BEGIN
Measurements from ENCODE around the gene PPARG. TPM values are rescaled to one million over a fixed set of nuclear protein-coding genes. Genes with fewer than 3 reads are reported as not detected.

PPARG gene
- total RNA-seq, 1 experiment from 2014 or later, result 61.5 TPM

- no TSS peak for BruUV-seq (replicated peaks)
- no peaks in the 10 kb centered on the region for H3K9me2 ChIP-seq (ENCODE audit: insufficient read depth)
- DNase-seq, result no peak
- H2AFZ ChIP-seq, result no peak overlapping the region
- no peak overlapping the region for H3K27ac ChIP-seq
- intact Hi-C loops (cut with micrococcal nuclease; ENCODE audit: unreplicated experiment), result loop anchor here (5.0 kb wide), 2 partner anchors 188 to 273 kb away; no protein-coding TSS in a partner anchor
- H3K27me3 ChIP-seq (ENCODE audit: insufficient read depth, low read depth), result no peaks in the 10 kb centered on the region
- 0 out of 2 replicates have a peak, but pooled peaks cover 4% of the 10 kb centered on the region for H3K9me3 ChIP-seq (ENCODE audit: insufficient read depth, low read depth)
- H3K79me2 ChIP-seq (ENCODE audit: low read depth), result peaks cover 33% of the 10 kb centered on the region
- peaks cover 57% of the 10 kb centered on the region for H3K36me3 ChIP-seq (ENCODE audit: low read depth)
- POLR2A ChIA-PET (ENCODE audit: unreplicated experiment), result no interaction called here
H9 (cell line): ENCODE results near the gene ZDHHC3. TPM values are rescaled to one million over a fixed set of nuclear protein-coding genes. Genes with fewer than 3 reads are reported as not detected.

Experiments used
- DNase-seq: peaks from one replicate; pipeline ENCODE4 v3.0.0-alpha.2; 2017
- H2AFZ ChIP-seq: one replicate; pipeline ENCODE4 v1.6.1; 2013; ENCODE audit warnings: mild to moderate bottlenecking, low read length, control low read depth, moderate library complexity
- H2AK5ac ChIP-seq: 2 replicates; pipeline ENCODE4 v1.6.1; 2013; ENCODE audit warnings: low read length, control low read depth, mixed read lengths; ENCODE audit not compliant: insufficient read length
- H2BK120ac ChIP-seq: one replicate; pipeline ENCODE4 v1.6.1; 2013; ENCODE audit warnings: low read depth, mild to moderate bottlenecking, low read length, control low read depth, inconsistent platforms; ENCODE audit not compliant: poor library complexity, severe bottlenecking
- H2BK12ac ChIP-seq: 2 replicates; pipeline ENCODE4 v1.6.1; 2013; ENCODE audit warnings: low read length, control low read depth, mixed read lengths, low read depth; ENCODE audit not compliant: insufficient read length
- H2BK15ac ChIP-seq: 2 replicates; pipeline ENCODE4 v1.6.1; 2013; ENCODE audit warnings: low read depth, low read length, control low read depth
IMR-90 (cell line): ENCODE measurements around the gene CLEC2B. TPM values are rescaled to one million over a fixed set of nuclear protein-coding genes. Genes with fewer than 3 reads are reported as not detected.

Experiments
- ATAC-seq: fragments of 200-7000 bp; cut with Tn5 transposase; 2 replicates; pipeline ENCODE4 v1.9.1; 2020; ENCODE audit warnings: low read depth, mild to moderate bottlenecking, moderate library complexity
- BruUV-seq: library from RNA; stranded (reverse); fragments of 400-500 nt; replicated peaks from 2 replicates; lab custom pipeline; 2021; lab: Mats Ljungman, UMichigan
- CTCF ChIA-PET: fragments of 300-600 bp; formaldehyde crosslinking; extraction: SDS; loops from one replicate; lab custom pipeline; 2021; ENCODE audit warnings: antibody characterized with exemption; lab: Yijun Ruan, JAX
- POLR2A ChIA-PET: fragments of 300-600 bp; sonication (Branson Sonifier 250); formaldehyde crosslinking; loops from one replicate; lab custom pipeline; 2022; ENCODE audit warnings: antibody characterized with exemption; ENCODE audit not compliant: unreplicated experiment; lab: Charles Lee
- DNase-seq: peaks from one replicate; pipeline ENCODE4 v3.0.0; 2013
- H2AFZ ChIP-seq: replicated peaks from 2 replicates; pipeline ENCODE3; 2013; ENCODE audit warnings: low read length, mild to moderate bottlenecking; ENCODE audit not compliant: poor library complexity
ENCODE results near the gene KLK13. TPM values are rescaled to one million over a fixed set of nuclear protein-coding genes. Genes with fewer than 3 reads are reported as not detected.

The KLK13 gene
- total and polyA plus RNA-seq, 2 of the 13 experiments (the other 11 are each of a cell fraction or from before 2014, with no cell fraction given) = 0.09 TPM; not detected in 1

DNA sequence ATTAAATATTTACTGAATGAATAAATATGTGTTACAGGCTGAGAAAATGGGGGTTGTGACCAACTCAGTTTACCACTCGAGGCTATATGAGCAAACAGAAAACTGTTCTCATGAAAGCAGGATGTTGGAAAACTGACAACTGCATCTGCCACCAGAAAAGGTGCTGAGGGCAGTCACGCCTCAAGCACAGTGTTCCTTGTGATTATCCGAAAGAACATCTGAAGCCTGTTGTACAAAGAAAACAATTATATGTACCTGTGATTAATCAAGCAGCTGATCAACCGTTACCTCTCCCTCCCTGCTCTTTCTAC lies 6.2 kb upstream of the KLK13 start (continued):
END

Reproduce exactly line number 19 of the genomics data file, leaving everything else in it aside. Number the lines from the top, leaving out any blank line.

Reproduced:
- H2AK5ac ChIP-seq: 2 replicates; pipeline ENCODE4 v1.6.1; 2013; ENCODE audit warnings: low read length, control low read depth, mixed read lengths; ENCODE audit not compliant: insufficient read length